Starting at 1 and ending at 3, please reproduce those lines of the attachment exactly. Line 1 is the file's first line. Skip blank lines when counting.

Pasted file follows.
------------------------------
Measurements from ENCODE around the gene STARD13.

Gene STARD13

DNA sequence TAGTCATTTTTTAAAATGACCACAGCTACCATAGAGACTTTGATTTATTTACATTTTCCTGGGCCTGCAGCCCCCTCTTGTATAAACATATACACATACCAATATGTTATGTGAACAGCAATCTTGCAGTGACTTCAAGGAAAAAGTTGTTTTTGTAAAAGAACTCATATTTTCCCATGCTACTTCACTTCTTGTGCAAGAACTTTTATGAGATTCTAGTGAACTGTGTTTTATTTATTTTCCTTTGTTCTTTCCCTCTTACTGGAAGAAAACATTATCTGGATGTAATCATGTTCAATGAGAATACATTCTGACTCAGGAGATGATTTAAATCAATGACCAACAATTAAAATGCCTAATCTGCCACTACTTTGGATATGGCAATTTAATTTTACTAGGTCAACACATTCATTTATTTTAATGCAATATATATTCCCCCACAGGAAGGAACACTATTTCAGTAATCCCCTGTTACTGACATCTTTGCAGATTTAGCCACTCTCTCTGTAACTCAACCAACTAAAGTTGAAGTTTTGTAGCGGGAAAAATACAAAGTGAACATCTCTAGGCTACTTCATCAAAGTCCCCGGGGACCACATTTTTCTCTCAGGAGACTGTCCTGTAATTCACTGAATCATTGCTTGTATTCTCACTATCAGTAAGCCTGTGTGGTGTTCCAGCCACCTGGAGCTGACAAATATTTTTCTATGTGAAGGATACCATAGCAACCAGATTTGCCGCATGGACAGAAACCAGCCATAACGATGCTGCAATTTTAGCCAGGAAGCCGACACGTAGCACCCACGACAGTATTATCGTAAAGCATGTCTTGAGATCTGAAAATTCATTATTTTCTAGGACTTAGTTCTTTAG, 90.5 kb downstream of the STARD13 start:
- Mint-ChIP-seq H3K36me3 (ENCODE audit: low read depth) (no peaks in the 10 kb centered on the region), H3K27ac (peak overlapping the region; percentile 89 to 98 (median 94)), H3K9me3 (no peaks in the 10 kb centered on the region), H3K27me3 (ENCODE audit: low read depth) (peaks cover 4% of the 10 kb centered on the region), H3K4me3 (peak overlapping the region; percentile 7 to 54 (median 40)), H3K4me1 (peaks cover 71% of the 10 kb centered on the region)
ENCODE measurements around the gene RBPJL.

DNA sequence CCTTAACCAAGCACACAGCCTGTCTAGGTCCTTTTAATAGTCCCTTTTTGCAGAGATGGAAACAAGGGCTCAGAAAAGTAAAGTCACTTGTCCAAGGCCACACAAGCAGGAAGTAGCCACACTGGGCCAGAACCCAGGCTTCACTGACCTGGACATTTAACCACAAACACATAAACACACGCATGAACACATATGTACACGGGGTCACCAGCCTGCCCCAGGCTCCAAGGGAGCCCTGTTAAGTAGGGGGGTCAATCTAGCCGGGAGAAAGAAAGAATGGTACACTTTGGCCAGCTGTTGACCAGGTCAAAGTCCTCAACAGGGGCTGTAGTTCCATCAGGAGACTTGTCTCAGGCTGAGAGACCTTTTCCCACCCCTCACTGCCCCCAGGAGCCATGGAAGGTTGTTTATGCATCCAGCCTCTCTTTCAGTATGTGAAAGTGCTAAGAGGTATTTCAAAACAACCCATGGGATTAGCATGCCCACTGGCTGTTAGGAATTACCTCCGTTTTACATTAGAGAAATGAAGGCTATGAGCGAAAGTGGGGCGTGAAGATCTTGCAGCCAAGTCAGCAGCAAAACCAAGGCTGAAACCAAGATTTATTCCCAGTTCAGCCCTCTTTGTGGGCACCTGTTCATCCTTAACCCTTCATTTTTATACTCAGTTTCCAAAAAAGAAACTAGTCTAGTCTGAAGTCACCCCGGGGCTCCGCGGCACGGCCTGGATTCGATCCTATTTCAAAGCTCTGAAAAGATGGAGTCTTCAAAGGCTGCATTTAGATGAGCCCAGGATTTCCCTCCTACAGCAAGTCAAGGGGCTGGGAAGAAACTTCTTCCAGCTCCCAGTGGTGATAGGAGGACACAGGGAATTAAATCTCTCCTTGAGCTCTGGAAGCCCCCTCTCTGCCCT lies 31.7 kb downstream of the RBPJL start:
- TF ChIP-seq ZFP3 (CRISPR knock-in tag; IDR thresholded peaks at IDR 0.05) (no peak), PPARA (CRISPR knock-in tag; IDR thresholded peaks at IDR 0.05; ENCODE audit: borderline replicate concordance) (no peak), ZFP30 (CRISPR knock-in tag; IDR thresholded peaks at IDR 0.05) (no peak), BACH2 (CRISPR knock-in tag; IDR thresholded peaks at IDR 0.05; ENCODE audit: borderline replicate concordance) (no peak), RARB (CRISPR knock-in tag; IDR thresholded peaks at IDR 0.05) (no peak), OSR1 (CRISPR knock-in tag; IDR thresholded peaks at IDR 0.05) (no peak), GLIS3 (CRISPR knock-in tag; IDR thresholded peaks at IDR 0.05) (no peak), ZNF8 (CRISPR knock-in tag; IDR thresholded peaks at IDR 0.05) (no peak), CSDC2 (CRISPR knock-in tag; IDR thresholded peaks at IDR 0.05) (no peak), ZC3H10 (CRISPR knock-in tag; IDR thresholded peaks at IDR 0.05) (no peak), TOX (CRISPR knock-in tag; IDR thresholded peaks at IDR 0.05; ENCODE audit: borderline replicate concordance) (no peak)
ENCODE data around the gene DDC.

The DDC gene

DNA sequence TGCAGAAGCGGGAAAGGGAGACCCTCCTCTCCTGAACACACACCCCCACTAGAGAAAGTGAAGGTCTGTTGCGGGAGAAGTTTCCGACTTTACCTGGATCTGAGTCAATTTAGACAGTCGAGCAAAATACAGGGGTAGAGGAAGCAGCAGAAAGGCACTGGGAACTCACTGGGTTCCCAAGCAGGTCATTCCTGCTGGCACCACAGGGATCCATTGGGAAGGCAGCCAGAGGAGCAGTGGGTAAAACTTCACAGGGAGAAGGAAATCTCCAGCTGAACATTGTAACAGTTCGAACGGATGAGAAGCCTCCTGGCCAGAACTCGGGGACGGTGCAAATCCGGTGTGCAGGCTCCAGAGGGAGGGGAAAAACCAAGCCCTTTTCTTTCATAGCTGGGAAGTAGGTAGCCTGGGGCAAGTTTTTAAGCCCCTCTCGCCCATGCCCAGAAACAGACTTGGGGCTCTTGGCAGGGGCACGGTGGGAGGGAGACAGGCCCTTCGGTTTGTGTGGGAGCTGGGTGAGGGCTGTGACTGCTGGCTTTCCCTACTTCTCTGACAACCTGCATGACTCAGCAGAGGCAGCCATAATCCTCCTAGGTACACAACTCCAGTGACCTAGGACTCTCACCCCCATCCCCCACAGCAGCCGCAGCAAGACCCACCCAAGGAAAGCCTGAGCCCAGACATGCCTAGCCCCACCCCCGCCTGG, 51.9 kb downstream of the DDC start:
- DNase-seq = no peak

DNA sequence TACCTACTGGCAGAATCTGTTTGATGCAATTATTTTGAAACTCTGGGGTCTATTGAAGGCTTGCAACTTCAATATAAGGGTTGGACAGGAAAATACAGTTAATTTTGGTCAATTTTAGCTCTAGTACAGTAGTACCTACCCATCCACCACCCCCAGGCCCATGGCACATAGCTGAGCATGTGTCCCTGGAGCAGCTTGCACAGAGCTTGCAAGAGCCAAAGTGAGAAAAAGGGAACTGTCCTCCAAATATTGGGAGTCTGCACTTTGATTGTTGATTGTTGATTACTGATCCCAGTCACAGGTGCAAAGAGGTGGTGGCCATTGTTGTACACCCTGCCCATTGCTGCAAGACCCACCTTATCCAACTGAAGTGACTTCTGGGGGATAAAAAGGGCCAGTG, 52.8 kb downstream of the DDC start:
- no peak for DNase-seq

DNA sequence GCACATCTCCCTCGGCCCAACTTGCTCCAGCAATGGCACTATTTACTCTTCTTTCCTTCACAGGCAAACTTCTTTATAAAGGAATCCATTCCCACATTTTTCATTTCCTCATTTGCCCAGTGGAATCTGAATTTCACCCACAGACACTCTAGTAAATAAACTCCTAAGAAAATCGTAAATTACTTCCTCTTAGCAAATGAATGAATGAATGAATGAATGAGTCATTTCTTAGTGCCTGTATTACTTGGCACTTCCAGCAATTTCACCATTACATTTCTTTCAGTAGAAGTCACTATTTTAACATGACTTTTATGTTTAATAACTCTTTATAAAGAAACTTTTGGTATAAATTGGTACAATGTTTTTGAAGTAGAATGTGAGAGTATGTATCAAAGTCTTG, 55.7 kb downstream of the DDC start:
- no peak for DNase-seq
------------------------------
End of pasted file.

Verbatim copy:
Measurements from ENCODE around the gene STARD13.

Gene STARD13

DNA sequence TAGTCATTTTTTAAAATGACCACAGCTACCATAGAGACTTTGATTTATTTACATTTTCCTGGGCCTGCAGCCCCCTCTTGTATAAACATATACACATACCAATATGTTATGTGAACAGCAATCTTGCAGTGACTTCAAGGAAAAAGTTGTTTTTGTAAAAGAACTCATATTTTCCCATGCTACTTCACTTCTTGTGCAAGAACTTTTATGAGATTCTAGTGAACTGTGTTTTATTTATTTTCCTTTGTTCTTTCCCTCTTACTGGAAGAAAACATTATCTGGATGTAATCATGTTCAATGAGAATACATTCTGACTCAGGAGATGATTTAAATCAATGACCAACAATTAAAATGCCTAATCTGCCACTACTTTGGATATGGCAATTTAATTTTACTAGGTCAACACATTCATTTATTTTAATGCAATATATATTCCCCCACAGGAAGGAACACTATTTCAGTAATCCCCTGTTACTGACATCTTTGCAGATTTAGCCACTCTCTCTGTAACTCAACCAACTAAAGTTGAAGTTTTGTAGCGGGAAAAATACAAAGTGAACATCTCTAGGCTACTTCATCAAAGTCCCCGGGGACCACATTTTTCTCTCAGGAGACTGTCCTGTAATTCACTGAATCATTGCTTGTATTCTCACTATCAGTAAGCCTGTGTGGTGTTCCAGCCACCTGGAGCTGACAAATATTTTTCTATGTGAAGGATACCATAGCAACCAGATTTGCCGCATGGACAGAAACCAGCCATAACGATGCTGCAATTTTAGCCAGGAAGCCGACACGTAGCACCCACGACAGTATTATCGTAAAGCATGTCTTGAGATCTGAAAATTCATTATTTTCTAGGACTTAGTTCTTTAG, 90.5 kb downstream of the STARD13 start: